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Food adulteration is a serious threat to consumers, and its impact ranges from relatively harmless to fatal, depending on the severity of the infraction and who ends up consuming the adulterated food. But what exactly is food adulteration, and what is FSMA doing to help prevent it?
Defining Food Adulteration
Food adulteration is a broad category of mishandled or misrepresented foods, so it helps to understand it by breaking it down into four main categories.
Adulterated food is food that meets any of these four criteria:
- Contains a poisonous or deleterious substance. For example, if a batch of Brie cheese is found to contain Listeria, it’s considered adulterated. The only exemptions are if the adulteration is naturally occurring, or if levels are so low they don’t pose a threat to public health
- Contains an added poisonous or added deleterious substance. The same restrictions apply here
- Exists in a container that is composed, in part or in whole, of a poisonous or deleterious substance. This may be intentional or unintentional
- Bears any chemical or pesticide residue that is unsafe. Any chemicals or pesticides that are safe for human contact and/or consumption are not considered adulterated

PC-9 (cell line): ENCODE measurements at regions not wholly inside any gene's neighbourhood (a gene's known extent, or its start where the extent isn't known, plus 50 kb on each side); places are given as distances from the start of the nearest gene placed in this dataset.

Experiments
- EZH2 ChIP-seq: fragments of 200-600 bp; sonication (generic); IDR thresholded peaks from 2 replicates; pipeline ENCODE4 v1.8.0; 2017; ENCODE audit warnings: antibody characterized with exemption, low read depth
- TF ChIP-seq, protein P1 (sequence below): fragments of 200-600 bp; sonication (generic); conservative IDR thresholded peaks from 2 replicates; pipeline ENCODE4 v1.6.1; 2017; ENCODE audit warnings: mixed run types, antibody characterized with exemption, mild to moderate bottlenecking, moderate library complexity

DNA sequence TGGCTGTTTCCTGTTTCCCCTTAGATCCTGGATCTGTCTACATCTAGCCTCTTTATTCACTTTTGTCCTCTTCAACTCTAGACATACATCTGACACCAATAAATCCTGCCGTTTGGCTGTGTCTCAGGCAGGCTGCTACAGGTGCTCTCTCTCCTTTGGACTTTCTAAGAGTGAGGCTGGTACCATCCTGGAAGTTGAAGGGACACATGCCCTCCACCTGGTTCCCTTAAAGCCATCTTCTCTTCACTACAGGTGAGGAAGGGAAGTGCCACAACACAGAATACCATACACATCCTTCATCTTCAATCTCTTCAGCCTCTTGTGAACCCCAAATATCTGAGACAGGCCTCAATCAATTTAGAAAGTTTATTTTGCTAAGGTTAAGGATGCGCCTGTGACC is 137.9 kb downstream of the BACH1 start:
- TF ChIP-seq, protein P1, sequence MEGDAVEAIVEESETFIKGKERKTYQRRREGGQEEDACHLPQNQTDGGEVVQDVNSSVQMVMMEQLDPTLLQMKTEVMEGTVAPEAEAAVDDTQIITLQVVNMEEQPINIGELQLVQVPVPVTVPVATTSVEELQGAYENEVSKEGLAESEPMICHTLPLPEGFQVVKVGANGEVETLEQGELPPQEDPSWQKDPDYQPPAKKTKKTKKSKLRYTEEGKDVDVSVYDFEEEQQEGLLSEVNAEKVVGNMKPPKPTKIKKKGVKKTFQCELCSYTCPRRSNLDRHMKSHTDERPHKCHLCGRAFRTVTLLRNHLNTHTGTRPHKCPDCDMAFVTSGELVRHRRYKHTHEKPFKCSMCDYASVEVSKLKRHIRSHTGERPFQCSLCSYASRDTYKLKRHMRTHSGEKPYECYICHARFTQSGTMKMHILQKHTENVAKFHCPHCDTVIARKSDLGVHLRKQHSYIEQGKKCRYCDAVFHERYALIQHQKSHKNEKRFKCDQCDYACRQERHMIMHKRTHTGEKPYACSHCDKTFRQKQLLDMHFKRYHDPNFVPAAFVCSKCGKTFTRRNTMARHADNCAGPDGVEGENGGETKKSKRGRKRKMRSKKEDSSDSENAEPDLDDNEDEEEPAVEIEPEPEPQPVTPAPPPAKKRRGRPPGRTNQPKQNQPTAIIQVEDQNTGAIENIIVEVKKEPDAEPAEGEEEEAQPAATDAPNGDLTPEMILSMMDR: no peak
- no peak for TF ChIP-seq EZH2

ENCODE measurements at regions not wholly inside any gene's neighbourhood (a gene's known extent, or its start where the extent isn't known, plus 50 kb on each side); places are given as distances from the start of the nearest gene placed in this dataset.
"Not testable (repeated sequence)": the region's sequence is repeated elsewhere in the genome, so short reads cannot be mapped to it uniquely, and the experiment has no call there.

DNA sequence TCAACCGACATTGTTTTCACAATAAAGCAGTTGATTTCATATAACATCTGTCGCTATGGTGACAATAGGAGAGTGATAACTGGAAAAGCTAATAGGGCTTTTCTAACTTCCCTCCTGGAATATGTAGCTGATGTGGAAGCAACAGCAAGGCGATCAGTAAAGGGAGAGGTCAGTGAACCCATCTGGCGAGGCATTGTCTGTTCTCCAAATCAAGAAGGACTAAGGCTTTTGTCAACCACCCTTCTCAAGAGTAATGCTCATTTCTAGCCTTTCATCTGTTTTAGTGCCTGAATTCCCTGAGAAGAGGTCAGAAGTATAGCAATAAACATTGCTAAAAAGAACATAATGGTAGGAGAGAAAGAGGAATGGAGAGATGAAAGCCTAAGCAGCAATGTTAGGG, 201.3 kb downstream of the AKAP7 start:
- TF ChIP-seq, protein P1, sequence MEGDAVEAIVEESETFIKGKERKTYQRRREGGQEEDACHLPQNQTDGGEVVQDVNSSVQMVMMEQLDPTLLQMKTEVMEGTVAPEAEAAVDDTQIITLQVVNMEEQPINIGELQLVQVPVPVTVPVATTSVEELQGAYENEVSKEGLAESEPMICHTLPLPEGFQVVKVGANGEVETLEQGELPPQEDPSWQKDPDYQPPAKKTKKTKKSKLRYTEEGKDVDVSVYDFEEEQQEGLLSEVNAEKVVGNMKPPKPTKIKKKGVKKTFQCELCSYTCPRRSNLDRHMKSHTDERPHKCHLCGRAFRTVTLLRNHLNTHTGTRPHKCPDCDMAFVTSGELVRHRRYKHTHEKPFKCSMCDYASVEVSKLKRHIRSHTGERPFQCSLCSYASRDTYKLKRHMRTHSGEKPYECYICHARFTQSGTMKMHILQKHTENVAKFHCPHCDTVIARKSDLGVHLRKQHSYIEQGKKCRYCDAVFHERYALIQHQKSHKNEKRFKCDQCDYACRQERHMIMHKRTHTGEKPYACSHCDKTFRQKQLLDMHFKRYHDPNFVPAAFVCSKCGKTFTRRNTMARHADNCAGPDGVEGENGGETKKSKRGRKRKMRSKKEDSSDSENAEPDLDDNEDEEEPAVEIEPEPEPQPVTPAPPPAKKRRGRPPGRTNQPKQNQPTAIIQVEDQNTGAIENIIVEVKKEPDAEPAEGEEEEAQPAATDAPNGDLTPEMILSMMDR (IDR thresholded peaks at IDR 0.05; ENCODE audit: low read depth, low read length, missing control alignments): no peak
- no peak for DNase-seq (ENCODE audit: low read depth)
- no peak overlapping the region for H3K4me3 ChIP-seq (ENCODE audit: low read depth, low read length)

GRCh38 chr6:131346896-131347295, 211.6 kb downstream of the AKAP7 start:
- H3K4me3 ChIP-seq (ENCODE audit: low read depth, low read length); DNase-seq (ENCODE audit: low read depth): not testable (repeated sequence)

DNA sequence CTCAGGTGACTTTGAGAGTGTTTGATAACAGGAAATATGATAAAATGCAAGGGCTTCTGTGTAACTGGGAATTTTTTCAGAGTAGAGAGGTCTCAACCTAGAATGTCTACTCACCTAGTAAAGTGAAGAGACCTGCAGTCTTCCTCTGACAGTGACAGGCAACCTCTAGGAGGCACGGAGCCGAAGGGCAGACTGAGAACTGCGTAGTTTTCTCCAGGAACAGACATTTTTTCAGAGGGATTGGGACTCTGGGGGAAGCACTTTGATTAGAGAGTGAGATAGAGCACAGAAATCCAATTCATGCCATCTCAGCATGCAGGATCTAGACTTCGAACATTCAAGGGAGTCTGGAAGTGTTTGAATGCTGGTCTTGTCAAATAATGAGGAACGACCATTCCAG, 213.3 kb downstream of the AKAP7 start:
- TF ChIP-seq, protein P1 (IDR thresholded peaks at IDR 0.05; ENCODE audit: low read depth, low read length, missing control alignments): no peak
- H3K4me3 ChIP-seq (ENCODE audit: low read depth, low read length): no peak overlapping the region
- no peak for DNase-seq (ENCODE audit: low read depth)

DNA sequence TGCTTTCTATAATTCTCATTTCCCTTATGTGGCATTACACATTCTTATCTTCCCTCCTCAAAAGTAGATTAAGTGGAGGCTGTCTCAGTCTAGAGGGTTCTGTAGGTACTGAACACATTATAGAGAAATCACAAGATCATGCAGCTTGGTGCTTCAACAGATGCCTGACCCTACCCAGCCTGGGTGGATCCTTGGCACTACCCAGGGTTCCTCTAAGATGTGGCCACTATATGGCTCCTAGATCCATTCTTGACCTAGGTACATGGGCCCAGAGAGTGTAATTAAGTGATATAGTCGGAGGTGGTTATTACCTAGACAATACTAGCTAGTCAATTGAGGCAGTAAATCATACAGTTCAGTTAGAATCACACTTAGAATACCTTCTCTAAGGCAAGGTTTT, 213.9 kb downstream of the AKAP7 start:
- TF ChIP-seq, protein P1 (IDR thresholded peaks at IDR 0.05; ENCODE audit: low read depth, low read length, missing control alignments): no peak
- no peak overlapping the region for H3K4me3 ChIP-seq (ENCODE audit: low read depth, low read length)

In common use, food adulteration may also refer to food that is, at least in part, fraudulent. This may include food that is misrepresented or mislabeled, either intentionally or unintentionally.
Some of the most common adulterated foods include vanilla extract, maple syrup, wine, apple juice, coffee, orange juice, saffron, honey, milk, and olive oil.
For example, Italian olive oil, which is expensive, is often replaced by Greek olive oil, which is a cheaper substitute. Some countries’ milk supplies are also tainted with melamine, which makes the product appear richer in protein than it actually is.
Risks of Adulterated Food
Some companies adulterate food as a consequence of intentional actions, often designed to increase profitability or cut corners. Others end up adulterating food unintentionally because of lax standards and regulations. Either way, adulterated food costs the world economy $49 billion each year, and comes with some significant risks for human consumption: